The book Empire by Michael Hardt and Antonio Negri has come as close to becoming an international best seller as a university press book dense with references to Spinoza, Marx, and Gilles Deleuze is likely to get. Translated into more than a dozen languages, it has become a cult book among the anti-globalization protest movement, praised by academics from Berkeley and Buenos Aires to London and Paris. When a major American university raised the possibility of hiring Negri, someone observed that this was impossible since he is still serving a lengthy prison term in Italy—although under a form of house arrest—for heading a “subversive organization” during the 1970s, the most violent years of Italian terrorism.
Negri’s current status as an intellectual superstar in many nations could not be in sharper contrast to his standing in Italy, where he has been regarded, almost universally, with opprobrium. Empire was published in Italy long after it appeared in Korea, for example, and although it sold an astonishing 40,000 copies, it was almost entirely ignored by Italian reviewers. In his homeland, Negri is the most notorious of what the Italians call i cattivi maestri, the bad professors who poisoned the minds of a generation, sending tens of thousands of young people to the barricades to destroy themselves for a Communist revolution that could never happen.
Outside Italy, Negri and his followers have been able to use his judicial struggles to increase his charismatic appeal; his often leaden prose is interpreted as intellectually daring. “Isn’t he in prison for being an intellectual?” Michel Foucault supposedly said in the early 1980s—a quotation that appears on an American Web site dedicated to Negri and his work. And indeed, this is how Negri has portrayed himself to foreign journalists. A profile in the magazine Lingua Franca accepted at face value Negri’s assertion that he had never advocated violence in his writing—a claim that would arouse astonished laughter from anyone who lived in Italy during the 1970s.
In Italy, Negri’s name is identified with what is called the Sette Aprile trial. On April 7, 1979, he and about eighty of his followers were arrested in a major crackdown on the movement he then headed, called Autonomia Operaia (Worker Autonomy). Negri was accused of being the behind-the-scenes strategist of the Red Brigades, Italy’s principal terrorist organization, and of having, among other things, been directly involved in the kidnapping of former prime minister Aldo Moro. Neither these nor most of the other serious charges against Negri held up in court; dozens of members of his political movement were held in prison for years awaiting trial, only to be totally absolved. Negri was convicted of the more nebulous charge of heading a “subversive organization.” “They convicted me entirely for crimes of opinion,” he told me when I talked with him last year in Rome at the apartment he stays in while required to report his movements to the police. Terrorist acts by “some” young people, he said, provided the government an opportunity to crack down on a radical movement which, while it did not practice terrorism, represented something much more dangerous, a true alternative to the capitalist system. Negri escaped to France and returned a few years ago to live under house arrest.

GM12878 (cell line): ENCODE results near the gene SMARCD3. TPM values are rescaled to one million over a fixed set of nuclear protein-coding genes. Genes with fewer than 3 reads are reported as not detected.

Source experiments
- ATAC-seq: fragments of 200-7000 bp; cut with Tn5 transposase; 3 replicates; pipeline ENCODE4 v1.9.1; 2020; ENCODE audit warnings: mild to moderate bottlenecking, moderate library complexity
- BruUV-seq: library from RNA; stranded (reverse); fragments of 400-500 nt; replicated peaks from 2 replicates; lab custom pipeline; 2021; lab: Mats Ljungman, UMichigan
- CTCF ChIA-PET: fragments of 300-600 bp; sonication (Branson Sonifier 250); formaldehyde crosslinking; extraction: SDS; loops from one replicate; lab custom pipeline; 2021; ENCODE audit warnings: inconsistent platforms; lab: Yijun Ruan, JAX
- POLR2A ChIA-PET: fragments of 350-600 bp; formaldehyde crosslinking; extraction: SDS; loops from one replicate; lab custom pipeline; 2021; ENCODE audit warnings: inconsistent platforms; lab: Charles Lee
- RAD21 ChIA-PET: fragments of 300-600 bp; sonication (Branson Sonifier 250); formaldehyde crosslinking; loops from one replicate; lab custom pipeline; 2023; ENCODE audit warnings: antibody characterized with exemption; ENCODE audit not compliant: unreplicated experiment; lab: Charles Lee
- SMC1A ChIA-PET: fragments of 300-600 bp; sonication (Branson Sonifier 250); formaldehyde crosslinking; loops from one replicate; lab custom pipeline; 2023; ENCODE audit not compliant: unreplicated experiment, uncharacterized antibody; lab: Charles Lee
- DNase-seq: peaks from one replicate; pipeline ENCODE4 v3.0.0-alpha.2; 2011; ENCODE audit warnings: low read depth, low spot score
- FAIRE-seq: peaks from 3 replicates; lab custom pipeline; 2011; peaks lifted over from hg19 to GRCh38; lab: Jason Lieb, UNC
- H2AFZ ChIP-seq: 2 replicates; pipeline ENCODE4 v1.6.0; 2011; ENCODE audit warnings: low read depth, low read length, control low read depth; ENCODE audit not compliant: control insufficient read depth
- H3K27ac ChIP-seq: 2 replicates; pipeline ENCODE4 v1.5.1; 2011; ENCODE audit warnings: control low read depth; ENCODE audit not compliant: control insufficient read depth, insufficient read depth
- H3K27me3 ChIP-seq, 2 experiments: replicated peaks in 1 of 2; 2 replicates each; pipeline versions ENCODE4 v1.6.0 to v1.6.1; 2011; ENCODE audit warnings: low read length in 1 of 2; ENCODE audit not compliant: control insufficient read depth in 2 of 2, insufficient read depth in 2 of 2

But untangling crimes of opinion from terrorism in Italy in the late 1970s is not so easy. While Negri may well have had no advance knowledge of specific illegal acts, his followers, in responding to his call for “mass illegality” and “permanent civil war,” committed literally thousands of violent acts, including throwing Molotov cocktails and burning automobiles, firing guns at rallies, and beating and knee-capping their political enemies. Nor was it strictly true that Negri was convicted only for crimes of opinion: magistrates held him responsible for an armed robbery that was undertaken to finance a magazine that Negri edited—a widespread practice of the movement called “proletarian expropriations.”
All this has begun to assume more than an academic interest. As the book by Negri and Hardt, an assistant professor of literature at Duke, became popular with leftists, the authors began to be attacked in the conservative press, particularly after September 11. The editor of The New Republic blamed Hardt and Negri for helping to create the climate that encouraged the violent demonstrations in Genoa and even the World Trade Center attack; and National Review revived all the old accusations against Negri as the mastermind of the Red Brigades and the Aldo Moro kidnapping.
There has thus been much distortion of the facts about Negri and Empire. On the left, there is a tendency to whitewash his past and to portray him as a modern-day Giordano Bruno, the freethinker burned at the stake in 1600 for his heretical ideas. On the right, there is a tendency to demonize Negri as the secret head of the Red Brigades and Empire as an inflammatory attack on globalization and particularly on the US.
Both, I think, are wrong. Negri was not the behind-the-scenes mastermind of the Red Brigades, and Empire is Negri’s most moderate book by far. It does not advocate violent protest and its attitude toward globalization is hardly negative. What is surprising about Empire, particularly for those familiar with Negri’s history of promoting extreme ideas, is that it welcomes globalization, seeing it as vastly preferable to the old form of capitalism, which was strictly connected to the nation-state. For Negri and Hardt, the worldwide circulation of goods and services through international trade is a much more open system than the capitalism of gunboat diplomacy and imperial conquest of foreign lands. In a world dominated by global markets and multinational business, the role of the single nation-state is muted, boundaries blur, and war is to be avoided as bad for business. “Empire”—Negri and Hardt’s term for the new global order—is, they argue, fundamentally different from the old imperialism that Lenin denounced. Empire seeks to harmonize relations between nations—which are all seen as potential trading partners—by developing a series of “universal values,” including not only respect for human rights and due process but property rights as well. “The struggles to contest and subvert Empire, as well as those to construct a real alternative,” they write, “will thus take place on the imperial terrain itself—indeed, such new struggles have already begun to emerge.”